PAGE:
And the Allies know the Germans have tanks perfectly capable of causing the total destruction of a Sherman. The Tiger was first encountered by the Western Allies in Africa and had such a fearsome reputation that Allied tank crews in Normandy would regularly mistake Panzer IVs for Tigers and react as expected. They also met the anti-tank version of the 88mm. And I´m pretty sure they already knew about the Panther. So yeah, if the Allied tank crews were already that scared before going into combat, I don´t think they were all that much against bailing out during battle.

Not that their German counterparts were much better off. If I remember correctly, while the impact of air attacks against ground troops in Normandy was vastly overstated, it was still absolutely terrifying. German crews would bail out of their tanks during the attack, at least. I assume they reembarked afterwards.




So no. I really, really, really don´t think most crews would remount their vehicle in the midst of combat in Normandy, 1944. This critical does not really add a lot in terms of gameplay when it comes to being different to crew killed or fuel/ammo explosion, but I still consider it a nice touch in terms of realism. I also wonder if this critical is easier to achieve when the enemy is low on morale... and if it is not, I would be all for it.

Cullen's Hound
Sergeant Major of the Army
Posts: 361
Joined: Mon 31 Mar 2014 00:35
Contact:

Re: Let vehicles recover from "Bailed out" critical

Postby Cullen's Hound » Mon 1 May 2017 19:29

Pretty sure I've had tanks recover fron this one.

Nope, my mistake, it just sat there until someone got a side shot. Very weird, this is the first game Ive ever played that had a bail mechanic that wouldn't let them remount. It should be the same as pinning. I wonder if it is a bug?
Last edited by Cullen's Hound on Fri 5 May 2017 04:39, edited 1 time in total.

Terracos
Sergeant First-Class
Posts: 143
Joined: Thu 26 May 2016 09:50
Contact:

Re: Let vehicles recover from "Bailed out" critical

Postby Terracos » Tue 2 May 2017 11:32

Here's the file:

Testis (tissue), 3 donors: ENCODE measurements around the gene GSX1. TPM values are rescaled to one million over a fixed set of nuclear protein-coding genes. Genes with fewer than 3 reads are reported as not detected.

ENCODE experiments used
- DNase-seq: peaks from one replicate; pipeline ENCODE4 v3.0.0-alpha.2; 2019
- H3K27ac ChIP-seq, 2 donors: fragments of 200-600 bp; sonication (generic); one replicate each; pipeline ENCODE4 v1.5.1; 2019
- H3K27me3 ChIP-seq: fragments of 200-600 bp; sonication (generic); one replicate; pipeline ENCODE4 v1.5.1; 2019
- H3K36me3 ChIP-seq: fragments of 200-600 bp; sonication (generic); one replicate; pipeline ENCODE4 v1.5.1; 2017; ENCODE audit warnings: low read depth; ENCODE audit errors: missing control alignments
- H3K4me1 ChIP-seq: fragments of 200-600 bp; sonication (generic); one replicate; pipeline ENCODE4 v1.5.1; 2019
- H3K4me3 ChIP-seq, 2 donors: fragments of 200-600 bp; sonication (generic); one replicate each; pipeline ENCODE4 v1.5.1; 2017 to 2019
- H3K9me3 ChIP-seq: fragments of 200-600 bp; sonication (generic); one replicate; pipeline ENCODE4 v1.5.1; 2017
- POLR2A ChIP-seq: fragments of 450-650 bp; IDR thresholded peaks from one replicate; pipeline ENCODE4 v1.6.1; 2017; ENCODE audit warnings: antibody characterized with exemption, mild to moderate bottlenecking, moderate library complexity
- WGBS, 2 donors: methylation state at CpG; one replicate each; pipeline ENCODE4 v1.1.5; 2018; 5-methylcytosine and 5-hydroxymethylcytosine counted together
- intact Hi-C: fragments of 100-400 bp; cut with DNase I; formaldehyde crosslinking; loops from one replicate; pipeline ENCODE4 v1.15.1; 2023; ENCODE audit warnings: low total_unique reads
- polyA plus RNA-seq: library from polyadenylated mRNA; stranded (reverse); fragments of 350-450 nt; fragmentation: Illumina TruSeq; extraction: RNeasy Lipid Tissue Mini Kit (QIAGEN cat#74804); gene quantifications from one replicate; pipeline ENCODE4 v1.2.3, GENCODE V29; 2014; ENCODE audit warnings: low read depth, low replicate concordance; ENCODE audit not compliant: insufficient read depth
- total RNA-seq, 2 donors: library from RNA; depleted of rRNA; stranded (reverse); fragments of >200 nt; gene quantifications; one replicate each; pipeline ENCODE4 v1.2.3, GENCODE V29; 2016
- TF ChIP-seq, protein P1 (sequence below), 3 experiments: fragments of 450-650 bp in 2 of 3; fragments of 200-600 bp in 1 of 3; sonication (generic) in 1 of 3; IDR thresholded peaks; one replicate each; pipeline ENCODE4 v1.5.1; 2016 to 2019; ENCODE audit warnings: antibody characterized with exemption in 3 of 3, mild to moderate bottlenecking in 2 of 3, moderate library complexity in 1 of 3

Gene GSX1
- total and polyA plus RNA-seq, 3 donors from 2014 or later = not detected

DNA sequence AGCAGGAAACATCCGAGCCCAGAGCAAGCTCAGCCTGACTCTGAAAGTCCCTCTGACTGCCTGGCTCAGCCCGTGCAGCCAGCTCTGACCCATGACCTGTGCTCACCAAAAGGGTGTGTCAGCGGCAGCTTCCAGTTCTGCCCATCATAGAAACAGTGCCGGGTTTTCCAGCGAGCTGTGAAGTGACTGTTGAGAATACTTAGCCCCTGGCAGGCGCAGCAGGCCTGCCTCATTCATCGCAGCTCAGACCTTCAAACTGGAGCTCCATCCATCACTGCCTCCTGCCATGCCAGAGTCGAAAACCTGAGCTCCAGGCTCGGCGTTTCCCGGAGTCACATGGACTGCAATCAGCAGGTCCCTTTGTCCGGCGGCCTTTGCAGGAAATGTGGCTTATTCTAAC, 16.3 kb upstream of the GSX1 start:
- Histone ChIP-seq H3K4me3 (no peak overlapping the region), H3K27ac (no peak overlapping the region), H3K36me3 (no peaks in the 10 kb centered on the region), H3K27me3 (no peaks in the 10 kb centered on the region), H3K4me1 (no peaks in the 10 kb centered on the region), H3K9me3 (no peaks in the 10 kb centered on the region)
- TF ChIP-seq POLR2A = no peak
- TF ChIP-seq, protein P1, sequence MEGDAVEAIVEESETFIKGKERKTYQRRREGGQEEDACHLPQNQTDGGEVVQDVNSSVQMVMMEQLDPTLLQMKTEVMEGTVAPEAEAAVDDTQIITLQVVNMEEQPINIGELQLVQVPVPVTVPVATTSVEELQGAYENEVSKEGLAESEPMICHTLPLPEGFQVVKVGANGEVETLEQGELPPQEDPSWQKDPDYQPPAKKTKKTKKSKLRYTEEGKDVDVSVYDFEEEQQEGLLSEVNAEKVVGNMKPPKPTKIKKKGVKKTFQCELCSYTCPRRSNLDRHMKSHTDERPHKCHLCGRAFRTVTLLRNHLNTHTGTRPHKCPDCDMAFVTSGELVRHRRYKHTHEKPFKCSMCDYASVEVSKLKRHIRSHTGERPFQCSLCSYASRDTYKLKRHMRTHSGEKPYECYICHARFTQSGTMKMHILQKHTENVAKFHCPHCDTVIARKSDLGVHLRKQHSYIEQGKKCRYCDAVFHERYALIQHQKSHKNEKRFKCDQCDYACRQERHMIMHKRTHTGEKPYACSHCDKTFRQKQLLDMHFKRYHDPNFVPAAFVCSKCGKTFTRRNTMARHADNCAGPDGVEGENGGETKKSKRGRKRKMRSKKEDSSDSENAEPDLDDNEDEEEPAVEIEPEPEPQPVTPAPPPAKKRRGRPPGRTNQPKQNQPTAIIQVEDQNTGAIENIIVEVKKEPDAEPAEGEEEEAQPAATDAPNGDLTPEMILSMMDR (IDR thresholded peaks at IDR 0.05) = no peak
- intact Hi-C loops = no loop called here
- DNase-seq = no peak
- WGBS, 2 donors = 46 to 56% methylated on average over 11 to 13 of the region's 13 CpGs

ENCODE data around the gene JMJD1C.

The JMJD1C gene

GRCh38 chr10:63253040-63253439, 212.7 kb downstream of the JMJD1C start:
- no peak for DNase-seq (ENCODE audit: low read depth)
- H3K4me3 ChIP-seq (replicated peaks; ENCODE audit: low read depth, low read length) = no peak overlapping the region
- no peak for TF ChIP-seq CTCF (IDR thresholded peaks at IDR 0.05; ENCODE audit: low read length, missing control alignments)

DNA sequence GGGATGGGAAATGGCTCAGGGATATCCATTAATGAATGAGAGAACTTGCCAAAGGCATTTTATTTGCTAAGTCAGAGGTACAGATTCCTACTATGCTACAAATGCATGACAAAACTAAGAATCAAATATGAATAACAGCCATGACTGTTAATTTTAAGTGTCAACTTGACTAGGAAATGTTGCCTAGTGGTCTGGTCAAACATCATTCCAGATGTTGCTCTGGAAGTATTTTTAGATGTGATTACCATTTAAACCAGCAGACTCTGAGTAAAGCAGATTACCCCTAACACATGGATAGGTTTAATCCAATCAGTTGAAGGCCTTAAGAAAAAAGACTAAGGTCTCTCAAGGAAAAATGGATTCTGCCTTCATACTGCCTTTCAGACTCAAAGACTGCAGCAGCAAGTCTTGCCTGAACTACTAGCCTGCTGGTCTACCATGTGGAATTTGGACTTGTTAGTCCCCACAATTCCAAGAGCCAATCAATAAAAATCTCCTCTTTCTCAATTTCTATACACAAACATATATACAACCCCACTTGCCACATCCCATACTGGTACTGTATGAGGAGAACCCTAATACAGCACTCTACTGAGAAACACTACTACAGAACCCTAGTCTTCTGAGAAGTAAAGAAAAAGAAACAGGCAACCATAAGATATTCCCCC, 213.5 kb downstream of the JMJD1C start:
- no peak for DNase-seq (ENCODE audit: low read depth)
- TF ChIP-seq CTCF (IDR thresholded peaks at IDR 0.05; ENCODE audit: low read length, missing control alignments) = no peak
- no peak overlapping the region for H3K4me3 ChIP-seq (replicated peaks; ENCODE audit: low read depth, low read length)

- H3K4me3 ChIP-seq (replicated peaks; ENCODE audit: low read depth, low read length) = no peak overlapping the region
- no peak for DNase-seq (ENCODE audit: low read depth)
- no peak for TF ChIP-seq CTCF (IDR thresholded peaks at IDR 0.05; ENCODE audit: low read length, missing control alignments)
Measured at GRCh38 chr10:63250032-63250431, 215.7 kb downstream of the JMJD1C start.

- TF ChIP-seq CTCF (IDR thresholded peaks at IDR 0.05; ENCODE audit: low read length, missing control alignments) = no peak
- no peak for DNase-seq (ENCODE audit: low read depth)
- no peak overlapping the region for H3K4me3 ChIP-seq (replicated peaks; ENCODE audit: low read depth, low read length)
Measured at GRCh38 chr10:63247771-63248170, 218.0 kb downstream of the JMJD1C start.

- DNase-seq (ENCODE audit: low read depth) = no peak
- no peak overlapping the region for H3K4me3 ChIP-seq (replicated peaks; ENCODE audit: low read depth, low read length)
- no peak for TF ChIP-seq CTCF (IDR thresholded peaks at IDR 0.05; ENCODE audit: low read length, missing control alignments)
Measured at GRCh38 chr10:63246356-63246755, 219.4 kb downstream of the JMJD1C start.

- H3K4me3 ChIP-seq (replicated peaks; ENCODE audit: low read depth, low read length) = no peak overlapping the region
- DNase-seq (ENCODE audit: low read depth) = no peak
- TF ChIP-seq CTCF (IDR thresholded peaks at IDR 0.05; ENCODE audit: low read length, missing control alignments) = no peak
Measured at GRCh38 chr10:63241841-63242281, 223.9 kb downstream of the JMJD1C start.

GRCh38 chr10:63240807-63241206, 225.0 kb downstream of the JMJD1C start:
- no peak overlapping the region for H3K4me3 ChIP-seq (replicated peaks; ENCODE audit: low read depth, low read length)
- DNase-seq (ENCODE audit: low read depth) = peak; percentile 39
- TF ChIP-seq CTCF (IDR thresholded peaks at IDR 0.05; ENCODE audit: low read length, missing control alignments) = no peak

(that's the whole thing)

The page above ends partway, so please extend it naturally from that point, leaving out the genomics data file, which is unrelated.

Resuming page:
To be honest if it happens against me, i take the Bailed out crit over all the "blow up" penetrations. In general, from my experience, you get 1 bailed out for 10 penetrations. So it is more likely to get destroyed then bailed out.

Now for the gameplay, and why I enjoy this crit a bit more:

In general I try to attack always with more than one tank at the same time, as an offense move with one tank is so easely deflected (early phase A not counted) and if one of your tank crews bailes out, the tank is still a valid target for the enemy. If not microed properly you kind of have a free meat shield compared to just a destroyed tank.

User avatar
Tagaziel
Specialist
Posts: 17
Joined: Tue 2 May 2017 14:05
Location: Site 42
Contact:

Re: Let vehicles recover from "Bailed out" critical

Postby Tagaziel » Tue 2 May 2017 23:21

Saavedra wrote:And the Allies know the Germans have tanks perfectly capable of causing the total destruction of a Sherman.


I'll just add that there's also the German tank fighting doctrine to consider, which basically focused on shooting the tank until it caught on fire or changed shape. So a mobility or firepower kills weren't enough at any rate.

The game could communicate it better, though. "Bailed out" doesn't say just what happened to the tank. Maybe the fuel pump went down and the crew wandered off to buy a used LSSAH Tiger?

User avatar
FrangibleCover
Lieutenant
Posts: 1332
Joined: Mon 14 Nov 2016 21:34
Contact:

Re: Let vehicles recover from "Bailed out" critical

Postby FrangibleCover » Wed 3 May 2017 00:30

Tagaziel wrote:I'll just add that there's also the German tank fighting doctrine to consider, which basically focused on shooting the tank until it caught on fire or changed shape. So a mobility or firepower kills weren't enough at any rate.

That's pretty much British doctrine too. I can't imagine that the US was particularly stingy about their ammunition expenditure either.
[Non-included Nation] Belgium - Spreadsheet
[Non-included Nation] Hungary - Spreadsheet
[Non-included Nation] Pakistan

TheOnlySpy
Private
Posts: 4
Joined: Fri 22 Mar 2013 23:48